Creating better care bundles with BMJ
“We have to make sure we get the best practice on the forms so that we are giving patients optimum care. BMJ had those and that was why they were chosen.” - Jude Kivlin, Clinical Guidelines Manager at The Queen Elizabeth Hospital and King’s Lynn NHS Foundation Trust.
In August of 2012 The Queen Elizabeth Hospital, King’s Lynn NHS Foundation Trust, and BMJ took on the challenge to standardise care and improve patient flow in their emergency divisions. These issues occur across the NHS but were marked as a particular place for improvement in the trust’s Care Quality Commission reports.
Jude Kivlin worked as part of the trust’s project management team. As a result of working with BMJ, they developed concise care bundles for 22 conditions and one procedure. According to Kivlin, “because we had the resources to do it we could explore and experiment. BMJ were incredibly helpful and came down on numerous visits.” In 2013, the concise care bundles, complete with best practice information, dosing system, and clinical guidelines were fully implemented in Ambulatory Emergency care and the Medical Assessment Unit of the Queen Elizabeth Hospital.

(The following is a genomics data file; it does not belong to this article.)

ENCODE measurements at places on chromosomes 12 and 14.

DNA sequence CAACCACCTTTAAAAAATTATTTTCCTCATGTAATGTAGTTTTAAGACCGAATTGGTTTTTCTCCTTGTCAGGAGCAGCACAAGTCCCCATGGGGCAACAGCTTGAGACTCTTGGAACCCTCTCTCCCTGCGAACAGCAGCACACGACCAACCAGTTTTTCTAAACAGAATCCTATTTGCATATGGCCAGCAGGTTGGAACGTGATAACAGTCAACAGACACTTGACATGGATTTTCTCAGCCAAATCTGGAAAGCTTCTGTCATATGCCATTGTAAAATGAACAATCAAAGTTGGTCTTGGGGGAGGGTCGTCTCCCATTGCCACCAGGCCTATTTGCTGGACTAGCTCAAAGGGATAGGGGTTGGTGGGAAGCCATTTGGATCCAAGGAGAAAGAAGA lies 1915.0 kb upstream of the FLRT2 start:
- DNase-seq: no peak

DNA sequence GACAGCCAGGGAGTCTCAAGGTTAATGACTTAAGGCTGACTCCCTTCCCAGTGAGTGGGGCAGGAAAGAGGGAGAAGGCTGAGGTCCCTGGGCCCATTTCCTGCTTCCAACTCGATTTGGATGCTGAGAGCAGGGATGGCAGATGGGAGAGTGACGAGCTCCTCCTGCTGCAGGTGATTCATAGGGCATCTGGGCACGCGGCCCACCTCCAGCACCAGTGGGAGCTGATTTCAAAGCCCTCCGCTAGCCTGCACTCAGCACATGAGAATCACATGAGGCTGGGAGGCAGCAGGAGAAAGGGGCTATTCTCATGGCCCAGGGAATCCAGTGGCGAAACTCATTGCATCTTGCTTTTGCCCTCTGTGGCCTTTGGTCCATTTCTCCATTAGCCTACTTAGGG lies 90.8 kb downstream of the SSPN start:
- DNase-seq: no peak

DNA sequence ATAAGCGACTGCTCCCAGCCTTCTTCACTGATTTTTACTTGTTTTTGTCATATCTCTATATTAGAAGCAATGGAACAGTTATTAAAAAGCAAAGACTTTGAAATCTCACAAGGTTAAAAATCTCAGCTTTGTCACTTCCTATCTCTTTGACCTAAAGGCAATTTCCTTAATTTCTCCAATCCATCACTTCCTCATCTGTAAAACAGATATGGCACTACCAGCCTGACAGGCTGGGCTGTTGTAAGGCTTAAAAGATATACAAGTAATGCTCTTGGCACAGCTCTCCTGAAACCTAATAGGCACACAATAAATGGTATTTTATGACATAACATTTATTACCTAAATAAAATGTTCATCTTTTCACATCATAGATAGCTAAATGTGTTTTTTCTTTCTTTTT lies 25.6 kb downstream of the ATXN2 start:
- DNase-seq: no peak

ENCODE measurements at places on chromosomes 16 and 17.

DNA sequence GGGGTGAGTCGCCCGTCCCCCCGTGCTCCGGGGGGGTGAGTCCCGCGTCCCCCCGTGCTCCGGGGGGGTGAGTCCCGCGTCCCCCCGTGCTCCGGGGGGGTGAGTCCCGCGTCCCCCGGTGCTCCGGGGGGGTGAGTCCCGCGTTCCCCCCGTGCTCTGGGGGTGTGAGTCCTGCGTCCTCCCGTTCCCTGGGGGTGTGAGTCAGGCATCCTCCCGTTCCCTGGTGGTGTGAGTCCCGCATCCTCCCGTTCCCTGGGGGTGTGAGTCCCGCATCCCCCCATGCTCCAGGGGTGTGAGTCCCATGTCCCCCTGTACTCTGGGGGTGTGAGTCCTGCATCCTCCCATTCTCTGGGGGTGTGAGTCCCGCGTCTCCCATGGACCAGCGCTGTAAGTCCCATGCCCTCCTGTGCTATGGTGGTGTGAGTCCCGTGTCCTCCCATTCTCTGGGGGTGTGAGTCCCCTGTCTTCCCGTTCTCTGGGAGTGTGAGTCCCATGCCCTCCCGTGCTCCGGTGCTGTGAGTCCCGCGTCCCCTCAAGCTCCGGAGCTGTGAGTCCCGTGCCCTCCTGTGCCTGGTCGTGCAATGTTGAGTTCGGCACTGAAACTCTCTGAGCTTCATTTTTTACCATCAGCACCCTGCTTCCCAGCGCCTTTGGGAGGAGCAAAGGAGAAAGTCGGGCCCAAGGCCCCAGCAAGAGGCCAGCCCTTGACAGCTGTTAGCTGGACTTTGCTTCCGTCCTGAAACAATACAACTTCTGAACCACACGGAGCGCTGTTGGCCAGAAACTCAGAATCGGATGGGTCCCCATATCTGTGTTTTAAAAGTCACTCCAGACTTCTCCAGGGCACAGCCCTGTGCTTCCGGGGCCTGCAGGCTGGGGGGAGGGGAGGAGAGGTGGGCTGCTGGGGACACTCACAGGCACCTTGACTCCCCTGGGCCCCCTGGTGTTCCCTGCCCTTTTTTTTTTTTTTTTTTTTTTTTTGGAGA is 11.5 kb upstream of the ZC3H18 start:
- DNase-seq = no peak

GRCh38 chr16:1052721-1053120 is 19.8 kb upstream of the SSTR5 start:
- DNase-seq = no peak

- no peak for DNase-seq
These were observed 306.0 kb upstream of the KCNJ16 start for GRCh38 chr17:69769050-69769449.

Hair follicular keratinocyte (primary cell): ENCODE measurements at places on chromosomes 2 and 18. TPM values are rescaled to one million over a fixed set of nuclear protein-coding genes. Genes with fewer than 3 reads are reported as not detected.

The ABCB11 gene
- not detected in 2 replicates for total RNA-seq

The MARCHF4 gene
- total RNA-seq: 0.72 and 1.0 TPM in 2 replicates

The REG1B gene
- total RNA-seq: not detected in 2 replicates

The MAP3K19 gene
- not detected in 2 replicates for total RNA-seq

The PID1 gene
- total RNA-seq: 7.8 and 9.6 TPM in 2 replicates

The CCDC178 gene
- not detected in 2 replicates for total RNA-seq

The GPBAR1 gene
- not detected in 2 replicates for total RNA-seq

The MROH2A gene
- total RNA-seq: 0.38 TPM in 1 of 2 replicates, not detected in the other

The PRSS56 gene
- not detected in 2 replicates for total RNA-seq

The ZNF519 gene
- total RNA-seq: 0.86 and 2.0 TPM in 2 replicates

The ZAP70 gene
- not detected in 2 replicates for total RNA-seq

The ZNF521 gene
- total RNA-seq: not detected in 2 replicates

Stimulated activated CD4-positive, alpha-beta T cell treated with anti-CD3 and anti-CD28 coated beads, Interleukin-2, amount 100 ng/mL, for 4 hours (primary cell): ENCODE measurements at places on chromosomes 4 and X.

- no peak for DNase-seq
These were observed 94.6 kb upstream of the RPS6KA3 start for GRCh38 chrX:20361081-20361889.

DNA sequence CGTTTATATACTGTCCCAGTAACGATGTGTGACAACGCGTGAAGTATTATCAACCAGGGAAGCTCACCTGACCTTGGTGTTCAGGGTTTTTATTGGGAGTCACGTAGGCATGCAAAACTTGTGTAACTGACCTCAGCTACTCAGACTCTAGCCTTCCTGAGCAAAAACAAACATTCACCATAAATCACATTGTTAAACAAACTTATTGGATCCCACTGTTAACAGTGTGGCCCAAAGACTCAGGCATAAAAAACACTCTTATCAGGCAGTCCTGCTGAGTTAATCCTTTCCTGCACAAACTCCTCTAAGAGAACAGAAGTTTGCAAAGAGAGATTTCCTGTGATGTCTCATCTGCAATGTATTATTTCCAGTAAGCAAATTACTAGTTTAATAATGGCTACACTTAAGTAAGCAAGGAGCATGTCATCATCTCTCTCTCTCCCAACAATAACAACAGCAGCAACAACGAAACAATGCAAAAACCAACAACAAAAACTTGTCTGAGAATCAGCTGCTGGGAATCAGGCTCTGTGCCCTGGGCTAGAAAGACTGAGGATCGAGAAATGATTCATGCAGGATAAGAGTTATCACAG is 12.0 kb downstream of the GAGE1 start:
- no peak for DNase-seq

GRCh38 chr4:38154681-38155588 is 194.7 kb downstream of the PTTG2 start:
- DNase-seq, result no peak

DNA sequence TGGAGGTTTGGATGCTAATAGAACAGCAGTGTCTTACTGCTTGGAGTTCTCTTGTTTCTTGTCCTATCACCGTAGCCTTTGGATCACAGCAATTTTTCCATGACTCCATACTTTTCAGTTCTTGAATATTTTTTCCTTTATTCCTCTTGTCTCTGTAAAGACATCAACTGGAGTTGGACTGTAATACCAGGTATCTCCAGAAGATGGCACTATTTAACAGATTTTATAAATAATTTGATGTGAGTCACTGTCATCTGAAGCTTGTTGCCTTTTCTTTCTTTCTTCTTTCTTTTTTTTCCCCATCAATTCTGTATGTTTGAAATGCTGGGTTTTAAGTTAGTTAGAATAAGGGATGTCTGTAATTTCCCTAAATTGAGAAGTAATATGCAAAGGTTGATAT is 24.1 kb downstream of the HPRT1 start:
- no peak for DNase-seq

“We have to make sure we get the best practice on the forms so that we are giving patients optimum care throughout the duration of their stay. BMJ had that and that was why they were chosen. They standardised the care given throughout the trust and it could be localised to our services and the formulary at our pharmacy” - Jude Kivlin, Clinical Guidelines Manager at The Queen Elizabeth Hospital and King’s Lynn NHS Foundation Trust.
Hospital staff benefitted from the concise care bundles. Junior doctors researched for updates or assisted with creating care bundles for new conditions. They were also able to ingrain best practice by following a step-by-step approach whilst utilising clear printed forms with tick-boxes and a sticker system.
Straightforward patient flow guidelines in the concise care bundles also meant that staff were better able to direct patients to different wards based on their conditions, and this resulted in reducing patients' length of stay. “For example, one of the new reports for asthma show lengths of stay reduced by 1.7 days,” according to Kivlin. For a seasonal condition such as asthma, this reduction makes a huge difference to the 488 bed hospital, which provides services for 331,000 people.
Results from audits before and after the programme’s implementation show positive effects on patients as well. Reports reveal significant progress in a range of measures, including an increase in completions of CHADVASC score in atrial fibrillation (from 21% pre-implementation to 65% post), antibiotics prescribed per protocol in chronic obstructive pulmonary disease (from 96% to 100%), and Blatchford score recorded (from 15% to 95%).
The Care Quality Commission also noted these results and was very complementary of the concise care bundles programme. In the future, the hospital will continue to audit, update and develop its concise care bundles in order to make strides in quality patient documentation and excellence in patient care.